I read about how easy it is to make your own butter on a web site called Ohdeedoh, so it made my "Things To Do" list.
Katy did a pretty good job with hers, but Bayla gave up the effort early, and I ended up shaking a container in each hand. I don't remember how long we danced and walked and shook around the kitchen--maybe five minutes, maybe ten. But slowly, I could sense a change in how the cream felt moving around in the container, and the sound was more of a thump.
I was so excited: "It's working! I think it's changing into butter!" I'm not entirely sure the girls even knew what we were working for. But when we opened up our containers and saw that the cream was now solid, and when they stirred it around and covered small pieces of bread with it, they got a pretty good kick out of the transformation.
Katy became an instant butter fan, but Bayla, not so much.
I used a recipe I clipped from a magazine, buying yeast and everything, but sadly our bread never changed from the form you see above--no rising, no success. It went into the trash bin, but Bayla had fun with it anyway.
The girls would just as soon make muffins from a box of Betty Crocker than worry about making bread from scratch. At their Grandma's house in Kentucky, they got lots of cooking practice:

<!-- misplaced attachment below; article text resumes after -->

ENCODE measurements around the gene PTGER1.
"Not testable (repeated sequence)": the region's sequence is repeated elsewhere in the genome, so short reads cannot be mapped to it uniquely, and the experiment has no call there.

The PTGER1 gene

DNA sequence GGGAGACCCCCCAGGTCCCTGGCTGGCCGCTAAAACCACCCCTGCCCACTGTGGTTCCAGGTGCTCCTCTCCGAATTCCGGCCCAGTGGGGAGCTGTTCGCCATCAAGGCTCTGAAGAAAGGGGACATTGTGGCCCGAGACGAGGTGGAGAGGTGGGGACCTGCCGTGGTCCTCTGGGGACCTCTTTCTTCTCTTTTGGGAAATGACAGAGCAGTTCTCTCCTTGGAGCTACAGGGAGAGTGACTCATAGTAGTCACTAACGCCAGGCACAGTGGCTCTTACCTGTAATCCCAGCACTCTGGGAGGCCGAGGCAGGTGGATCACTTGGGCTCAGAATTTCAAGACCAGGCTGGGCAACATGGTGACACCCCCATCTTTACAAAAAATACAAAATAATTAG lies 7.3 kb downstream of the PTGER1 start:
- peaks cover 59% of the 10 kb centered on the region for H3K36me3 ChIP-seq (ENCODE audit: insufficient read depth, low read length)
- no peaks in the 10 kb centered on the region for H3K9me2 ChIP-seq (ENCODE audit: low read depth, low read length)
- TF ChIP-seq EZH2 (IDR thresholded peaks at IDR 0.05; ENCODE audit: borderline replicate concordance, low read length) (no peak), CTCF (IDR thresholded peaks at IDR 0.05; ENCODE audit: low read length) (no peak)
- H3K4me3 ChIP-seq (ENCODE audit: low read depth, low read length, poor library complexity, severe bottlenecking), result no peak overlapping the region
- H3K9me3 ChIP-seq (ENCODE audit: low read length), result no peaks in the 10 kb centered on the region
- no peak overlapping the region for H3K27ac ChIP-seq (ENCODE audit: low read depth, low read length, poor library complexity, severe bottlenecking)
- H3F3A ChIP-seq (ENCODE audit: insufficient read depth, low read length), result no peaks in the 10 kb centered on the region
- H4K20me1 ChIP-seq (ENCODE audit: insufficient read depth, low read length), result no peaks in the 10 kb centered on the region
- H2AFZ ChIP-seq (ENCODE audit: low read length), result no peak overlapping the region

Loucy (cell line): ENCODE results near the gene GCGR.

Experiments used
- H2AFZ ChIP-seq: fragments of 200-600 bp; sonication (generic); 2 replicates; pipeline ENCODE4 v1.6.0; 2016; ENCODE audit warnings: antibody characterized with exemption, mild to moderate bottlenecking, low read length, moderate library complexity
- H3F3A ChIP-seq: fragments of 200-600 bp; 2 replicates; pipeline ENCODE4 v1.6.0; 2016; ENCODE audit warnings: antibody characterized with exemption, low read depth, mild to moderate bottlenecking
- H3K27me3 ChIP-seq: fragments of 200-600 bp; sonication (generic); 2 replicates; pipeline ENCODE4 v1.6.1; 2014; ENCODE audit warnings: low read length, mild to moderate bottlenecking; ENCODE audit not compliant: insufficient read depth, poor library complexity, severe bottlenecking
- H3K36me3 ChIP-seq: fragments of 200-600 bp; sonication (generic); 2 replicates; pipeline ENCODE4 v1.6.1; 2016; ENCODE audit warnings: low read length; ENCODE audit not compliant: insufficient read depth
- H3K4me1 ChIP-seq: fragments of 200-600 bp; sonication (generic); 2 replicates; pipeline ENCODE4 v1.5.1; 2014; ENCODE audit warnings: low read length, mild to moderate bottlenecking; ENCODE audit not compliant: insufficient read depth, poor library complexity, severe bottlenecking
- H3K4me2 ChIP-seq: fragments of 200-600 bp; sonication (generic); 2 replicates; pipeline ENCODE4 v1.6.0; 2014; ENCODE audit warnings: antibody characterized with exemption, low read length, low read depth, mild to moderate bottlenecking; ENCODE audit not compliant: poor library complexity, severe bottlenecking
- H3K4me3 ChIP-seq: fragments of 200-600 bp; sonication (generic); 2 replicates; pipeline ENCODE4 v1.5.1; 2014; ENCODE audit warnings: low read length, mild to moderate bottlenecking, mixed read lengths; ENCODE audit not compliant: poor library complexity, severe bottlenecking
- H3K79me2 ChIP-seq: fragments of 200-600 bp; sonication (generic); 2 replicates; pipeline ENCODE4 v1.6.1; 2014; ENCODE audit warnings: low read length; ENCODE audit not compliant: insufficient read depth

The girls work together on a batch of muffins.
Katy tries her hand at Fried Green Tomatoes.
Bayla takes a turn with the Fried Green Tomatoes.
Katy helped make the biscuits and prep the strawberries
for Strawberry Shortcake.
Once they got home, the girls wanted to help me cook all the time. I have started to realize how much of my dinner preparation involves either chopping (sharp knives!) or working at the stove (hot burners!), which doesn't much lend itself to a toddler helping hand. But the girls now dish up their own cereal each morning, and pour on the milk, and I've found a couple of occasions to let them help with meals in more substantial ways:
Here, Katy is rolling out the crescent roll dough for my
mom's Beef Bun recipe.
It definitely takes extra effort on my part to find ways to involve the girls in the kitchen when they are only 2 and 3 years old, and heaven knows it takes a lot of extra clean-up. But when they express such an interest and enthusiasm for something, it is very hard to turn them away.
I am trying in many different ways to build their independence, and I'm always hoping to help them find their interests and talents. I am finding that giving them some time with me in the kitchen is great for both of these things!
Do you have memories of helping your mother or grandmother in the kitchen? Do you think those experiences have shaped how you feel about cooking today (good or bad)?